WorldCat Identities

Cook, Margaret M.

Overview
Works: 2 works in 3 publications in 1 language and 4 library holdings
Publication Timeline
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Most widely held works by Margaret M Cook
The Standardization and Evolution of the COBOL Language by P.M Hoyt( Book )

2 editions published in 1977 in English and held by 3 WorldCat member libraries worldwide

Government-wide testing of COBOL compilers is the responsibility of the Federal COBOL Compiler Testing Service, an activity of the Department of the Navy's Automatic Data Processing Equipment Selection Office, Software Development Division. In May 1974, the American National Standards Institute approved ANS Programming Language COBOL, X3.23-1974 as the national standard for the COBOL language. Specifications for this revision were drawn from USA Standard COBOL X3.23-1968 and the CODASYL COBOL Journal of Development, dated 31 December 1971. As a result, the Testing Service is engaged in the development of a COBOL Compiler Validation System for this new Standard, incorporating tests for the revised language into the existing 1968 COBOL Compiler Validation System. The first part of the paper focuses on the rationale behind changes from the '68 to '74 COBOL Standard as well as highlighting the new features in the language. The second part of the paper discusses evolution within the COBOL language itself with respect to the CODASYL COBOL Journal of Development and several other CODASYL language activities. (Author)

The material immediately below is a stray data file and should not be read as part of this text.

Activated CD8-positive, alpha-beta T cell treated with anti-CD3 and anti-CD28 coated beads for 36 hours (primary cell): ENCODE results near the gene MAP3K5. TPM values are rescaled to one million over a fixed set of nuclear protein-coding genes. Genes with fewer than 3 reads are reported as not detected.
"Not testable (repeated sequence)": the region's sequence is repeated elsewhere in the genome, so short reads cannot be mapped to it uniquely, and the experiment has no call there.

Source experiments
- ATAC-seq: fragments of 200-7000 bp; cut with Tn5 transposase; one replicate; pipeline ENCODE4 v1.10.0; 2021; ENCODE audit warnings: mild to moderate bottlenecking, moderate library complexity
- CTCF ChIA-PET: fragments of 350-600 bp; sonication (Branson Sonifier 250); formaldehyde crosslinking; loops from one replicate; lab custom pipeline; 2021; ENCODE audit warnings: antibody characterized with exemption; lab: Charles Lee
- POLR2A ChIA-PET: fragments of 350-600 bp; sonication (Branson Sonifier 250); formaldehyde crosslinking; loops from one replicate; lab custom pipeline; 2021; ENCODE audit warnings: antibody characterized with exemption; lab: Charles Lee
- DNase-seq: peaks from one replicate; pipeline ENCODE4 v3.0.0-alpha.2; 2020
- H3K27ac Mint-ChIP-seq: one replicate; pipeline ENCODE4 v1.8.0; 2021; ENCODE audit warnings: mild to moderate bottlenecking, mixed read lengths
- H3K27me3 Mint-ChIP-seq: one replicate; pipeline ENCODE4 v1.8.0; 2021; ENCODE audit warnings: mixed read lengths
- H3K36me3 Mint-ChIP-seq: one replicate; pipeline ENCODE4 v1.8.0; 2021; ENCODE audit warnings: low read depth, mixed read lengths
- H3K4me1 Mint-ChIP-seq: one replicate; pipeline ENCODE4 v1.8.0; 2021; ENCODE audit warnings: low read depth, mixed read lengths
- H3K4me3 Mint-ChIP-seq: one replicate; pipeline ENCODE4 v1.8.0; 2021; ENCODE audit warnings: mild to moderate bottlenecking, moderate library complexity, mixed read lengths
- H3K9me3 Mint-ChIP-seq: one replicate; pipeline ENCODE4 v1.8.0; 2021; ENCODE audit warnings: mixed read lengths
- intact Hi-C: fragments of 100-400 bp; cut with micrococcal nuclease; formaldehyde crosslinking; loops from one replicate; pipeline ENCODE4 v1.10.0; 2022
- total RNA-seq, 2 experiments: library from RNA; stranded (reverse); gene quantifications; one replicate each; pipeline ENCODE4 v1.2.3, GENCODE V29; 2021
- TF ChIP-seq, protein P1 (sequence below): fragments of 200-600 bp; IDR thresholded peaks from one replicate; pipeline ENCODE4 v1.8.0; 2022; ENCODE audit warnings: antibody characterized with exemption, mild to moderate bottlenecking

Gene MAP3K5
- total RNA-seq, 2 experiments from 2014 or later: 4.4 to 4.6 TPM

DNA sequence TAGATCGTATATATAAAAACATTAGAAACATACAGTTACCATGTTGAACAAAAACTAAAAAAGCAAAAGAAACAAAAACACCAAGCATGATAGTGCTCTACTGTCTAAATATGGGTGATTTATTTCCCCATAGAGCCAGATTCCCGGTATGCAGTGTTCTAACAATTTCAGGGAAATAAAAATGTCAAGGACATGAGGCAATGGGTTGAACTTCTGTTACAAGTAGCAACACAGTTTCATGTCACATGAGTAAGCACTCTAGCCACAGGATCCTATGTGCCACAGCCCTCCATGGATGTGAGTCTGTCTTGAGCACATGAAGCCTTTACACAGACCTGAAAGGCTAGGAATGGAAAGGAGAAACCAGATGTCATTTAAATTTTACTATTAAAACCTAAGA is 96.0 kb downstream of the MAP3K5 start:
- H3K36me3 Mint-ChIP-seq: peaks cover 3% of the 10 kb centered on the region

Microstructures of powder and conventionally processed 7075 aluminum alloy by L. A Jacobson( Book )

1 edition published in 1971 in English and held by 1 WorldCat member library worldwide

Aluminum alloy powder of the 7075 composition was consolidated by warm upset and extrusion. Commercial cast and wrought materials was also extruded to serve as a control. Results of varying the length of time at solution treatment temperature indicate that the powder materials is far less resistant to recrystallization than the conventional material. Optical and transmission electron microscopy revealed that after identical post-extrusion solution treatments the substructure formed during extrusion throughout the commercial material was stable while the powder material retained substructure only near the edges of the rectangular extrusion and had undergone complete recrystallization toward the center. These results are explained in terms of the presence of a certain particulate constituent and the amount of warm working, both of which appear to influence substructure formation and stability. The presence or absence of the observed subgrain structure was shown to influence tensile properties either directly or through its effect on aging response. The results obtained by varying quench rates and employing cold work after solution treatment are compared for the powder and the conventional material and shed light on the various effects of chromium in the 7075 alloy
 
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